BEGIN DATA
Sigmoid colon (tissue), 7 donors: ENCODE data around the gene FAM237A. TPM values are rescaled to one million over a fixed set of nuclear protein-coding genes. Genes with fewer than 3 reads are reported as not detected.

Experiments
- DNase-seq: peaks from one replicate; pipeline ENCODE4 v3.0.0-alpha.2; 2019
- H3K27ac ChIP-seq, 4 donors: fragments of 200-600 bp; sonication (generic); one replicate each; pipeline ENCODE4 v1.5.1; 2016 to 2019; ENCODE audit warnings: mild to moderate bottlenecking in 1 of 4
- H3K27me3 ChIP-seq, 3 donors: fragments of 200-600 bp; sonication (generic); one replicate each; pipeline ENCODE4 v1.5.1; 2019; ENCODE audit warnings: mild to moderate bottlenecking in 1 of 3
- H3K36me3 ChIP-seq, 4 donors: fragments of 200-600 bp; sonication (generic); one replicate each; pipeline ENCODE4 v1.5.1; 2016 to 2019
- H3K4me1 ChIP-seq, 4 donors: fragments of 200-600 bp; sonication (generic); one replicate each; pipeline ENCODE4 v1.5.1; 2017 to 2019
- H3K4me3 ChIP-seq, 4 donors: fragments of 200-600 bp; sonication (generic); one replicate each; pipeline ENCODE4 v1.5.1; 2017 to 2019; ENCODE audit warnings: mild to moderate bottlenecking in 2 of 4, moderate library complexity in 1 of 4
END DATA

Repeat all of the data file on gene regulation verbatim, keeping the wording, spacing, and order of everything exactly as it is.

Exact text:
Sigmoid colon (tissue), 7 donors: ENCODE data around the gene FAM237A. TPM values are rescaled to one million over a fixed set of nuclear protein-coding genes. Genes with fewer than 3 reads are reported as not detected.

Experiments
- DNase-seq: peaks from one replicate; pipeline ENCODE4 v3.0.0-alpha.2; 2019
- H3K27ac ChIP-seq, 4 donors: fragments of 200-600 bp; sonication (generic); one replicate each; pipeline ENCODE4 v1.5.1; 2016 to 2019; ENCODE audit warnings: mild to moderate bottlenecking in 1 of 4
- H3K27me3 ChIP-seq, 3 donors: fragments of 200-600 bp; sonication (generic); one replicate each; pipeline ENCODE4 v1.5.1; 2019; ENCODE audit warnings: mild to moderate bottlenecking in 1 of 3
- H3K36me3 ChIP-seq, 4 donors: fragments of 200-600 bp; sonication (generic); one replicate each; pipeline ENCODE4 v1.5.1; 2016 to 2019
- H3K4me1 ChIP-seq, 4 donors: fragments of 200-600 bp; sonication (generic); one replicate each; pipeline ENCODE4 v1.5.1; 2017 to 2019
- H3K4me3 ChIP-seq, 4 donors: fragments of 200-600 bp; sonication (generic); one replicate each; pipeline ENCODE4 v1.5.1; 2017 to 2019; ENCODE audit warnings: mild to moderate bottlenecking in 2 of 4, moderate library complexity in 1 of 4